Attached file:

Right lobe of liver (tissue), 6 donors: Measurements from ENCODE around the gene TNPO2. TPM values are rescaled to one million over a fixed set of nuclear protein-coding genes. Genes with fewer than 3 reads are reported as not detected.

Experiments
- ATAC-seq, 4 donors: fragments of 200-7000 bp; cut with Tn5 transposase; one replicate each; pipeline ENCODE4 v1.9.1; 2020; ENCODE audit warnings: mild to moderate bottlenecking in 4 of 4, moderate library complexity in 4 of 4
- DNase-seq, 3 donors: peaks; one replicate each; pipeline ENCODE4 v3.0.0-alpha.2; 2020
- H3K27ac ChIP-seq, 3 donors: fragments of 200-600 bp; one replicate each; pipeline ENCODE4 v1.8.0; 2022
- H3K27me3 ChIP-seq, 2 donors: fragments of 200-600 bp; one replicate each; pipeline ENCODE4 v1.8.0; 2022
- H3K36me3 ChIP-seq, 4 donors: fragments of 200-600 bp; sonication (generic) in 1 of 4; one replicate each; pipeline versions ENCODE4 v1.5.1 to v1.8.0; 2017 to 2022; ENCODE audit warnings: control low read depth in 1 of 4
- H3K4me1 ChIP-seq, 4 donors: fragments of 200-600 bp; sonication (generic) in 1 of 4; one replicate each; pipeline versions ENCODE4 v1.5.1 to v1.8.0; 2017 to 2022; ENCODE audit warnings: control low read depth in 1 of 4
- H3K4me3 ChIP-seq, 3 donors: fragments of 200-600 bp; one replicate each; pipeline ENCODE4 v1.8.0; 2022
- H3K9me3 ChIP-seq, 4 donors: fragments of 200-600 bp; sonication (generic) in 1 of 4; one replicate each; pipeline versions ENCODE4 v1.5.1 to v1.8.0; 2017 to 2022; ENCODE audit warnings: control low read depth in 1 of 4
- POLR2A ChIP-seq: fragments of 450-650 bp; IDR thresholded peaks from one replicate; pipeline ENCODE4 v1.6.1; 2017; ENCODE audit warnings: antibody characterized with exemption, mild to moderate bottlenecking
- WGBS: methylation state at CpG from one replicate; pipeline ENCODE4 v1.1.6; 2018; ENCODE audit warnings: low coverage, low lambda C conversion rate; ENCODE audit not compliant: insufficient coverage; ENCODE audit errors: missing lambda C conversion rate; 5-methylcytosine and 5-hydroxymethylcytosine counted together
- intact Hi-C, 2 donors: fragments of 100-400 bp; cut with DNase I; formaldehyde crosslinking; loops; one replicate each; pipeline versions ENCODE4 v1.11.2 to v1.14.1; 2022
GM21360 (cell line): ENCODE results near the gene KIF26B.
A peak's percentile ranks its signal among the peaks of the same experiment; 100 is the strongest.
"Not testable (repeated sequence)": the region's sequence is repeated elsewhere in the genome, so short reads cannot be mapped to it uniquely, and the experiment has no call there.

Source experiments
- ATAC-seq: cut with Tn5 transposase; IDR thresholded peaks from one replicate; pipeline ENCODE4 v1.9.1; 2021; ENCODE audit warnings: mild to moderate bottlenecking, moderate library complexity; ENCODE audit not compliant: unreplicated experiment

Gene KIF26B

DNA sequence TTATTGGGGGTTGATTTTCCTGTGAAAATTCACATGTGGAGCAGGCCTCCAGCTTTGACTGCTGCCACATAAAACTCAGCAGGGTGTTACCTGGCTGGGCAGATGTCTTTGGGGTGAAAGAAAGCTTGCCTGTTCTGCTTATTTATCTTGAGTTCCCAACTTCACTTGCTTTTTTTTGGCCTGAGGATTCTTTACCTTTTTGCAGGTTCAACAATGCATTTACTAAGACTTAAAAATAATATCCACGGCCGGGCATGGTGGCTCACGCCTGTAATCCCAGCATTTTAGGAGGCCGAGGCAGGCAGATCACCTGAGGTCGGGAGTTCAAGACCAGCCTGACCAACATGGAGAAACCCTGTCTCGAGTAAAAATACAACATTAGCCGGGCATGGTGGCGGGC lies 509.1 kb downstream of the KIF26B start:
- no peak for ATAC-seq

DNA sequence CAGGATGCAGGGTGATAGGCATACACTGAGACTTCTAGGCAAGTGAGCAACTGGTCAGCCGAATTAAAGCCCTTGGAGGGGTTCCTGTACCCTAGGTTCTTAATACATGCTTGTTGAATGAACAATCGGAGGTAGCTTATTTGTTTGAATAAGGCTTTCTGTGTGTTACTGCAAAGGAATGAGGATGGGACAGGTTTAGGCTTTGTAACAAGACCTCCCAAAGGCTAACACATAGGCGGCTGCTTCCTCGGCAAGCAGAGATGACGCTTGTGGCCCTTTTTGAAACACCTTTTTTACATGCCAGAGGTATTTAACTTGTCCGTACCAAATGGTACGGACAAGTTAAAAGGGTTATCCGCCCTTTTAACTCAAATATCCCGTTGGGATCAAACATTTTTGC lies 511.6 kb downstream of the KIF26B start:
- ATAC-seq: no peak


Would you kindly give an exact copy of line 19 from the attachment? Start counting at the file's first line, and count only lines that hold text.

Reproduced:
Gene KIF26B